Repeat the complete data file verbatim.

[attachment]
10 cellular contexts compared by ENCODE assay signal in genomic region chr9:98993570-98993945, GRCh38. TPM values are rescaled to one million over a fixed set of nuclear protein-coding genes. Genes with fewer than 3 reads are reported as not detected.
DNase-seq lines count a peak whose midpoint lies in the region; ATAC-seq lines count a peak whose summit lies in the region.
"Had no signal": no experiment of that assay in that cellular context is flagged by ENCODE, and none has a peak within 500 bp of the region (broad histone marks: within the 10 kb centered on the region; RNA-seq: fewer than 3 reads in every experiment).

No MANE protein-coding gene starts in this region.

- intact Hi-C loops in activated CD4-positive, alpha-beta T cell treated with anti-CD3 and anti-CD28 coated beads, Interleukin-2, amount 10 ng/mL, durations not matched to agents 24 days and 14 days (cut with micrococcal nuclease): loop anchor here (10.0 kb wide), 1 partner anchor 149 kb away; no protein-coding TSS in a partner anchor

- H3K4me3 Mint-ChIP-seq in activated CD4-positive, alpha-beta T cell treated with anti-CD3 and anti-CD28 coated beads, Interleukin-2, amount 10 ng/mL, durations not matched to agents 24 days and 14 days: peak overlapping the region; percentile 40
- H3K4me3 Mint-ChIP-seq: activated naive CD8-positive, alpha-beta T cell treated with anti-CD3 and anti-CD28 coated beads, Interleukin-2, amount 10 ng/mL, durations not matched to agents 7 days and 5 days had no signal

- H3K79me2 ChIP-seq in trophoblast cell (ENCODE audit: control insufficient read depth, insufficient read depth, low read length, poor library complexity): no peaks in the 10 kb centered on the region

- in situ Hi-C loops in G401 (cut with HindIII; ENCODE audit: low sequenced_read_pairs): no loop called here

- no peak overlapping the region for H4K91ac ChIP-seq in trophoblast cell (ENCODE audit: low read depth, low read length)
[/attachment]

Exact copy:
10 cellular contexts compared by ENCODE assay signal in genomic region chr9:98993570-98993945, GRCh38. TPM values are rescaled to one million over a fixed set of nuclear protein-coding genes. Genes with fewer than 3 reads are reported as not detected.
DNase-seq lines count a peak whose midpoint lies in the region; ATAC-seq lines count a peak whose summit lies in the region.
"Had no signal": no experiment of that assay in that cellular context is flagged by ENCODE, and none has a peak within 500 bp of the region (broad histone marks: within the 10 kb centered on the region; RNA-seq: fewer than 3 reads in every experiment).

No MANE protein-coding gene starts in this region.

- intact Hi-C loops in activated CD4-positive, alpha-beta T cell treated with anti-CD3 and anti-CD28 coated beads, Interleukin-2, amount 10 ng/mL, durations not matched to agents 24 days and 14 days (cut with micrococcal nuclease): loop anchor here (10.0 kb wide), 1 partner anchor 149 kb away; no protein-coding TSS in a partner anchor

- H3K4me3 Mint-ChIP-seq in activated CD4-positive, alpha-beta T cell treated with anti-CD3 and anti-CD28 coated beads, Interleukin-2, amount 10 ng/mL, durations not matched to agents 24 days and 14 days: peak overlapping the region; percentile 40
- H3K4me3 Mint-ChIP-seq: activated naive CD8-positive, alpha-beta T cell treated with anti-CD3 and anti-CD28 coated beads, Interleukin-2, amount 10 ng/mL, durations not matched to agents 7 days and 5 days had no signal

- H3K79me2 ChIP-seq in trophoblast cell (ENCODE audit: control insufficient read depth, insufficient read depth, low read length, poor library complexity): no peaks in the 10 kb centered on the region

- in situ Hi-C loops in G401 (cut with HindIII; ENCODE audit: low sequenced_read_pairs): no loop called here

- no peak overlapping the region for H4K91ac ChIP-seq in trophoblast cell (ENCODE audit: low read depth, low read length)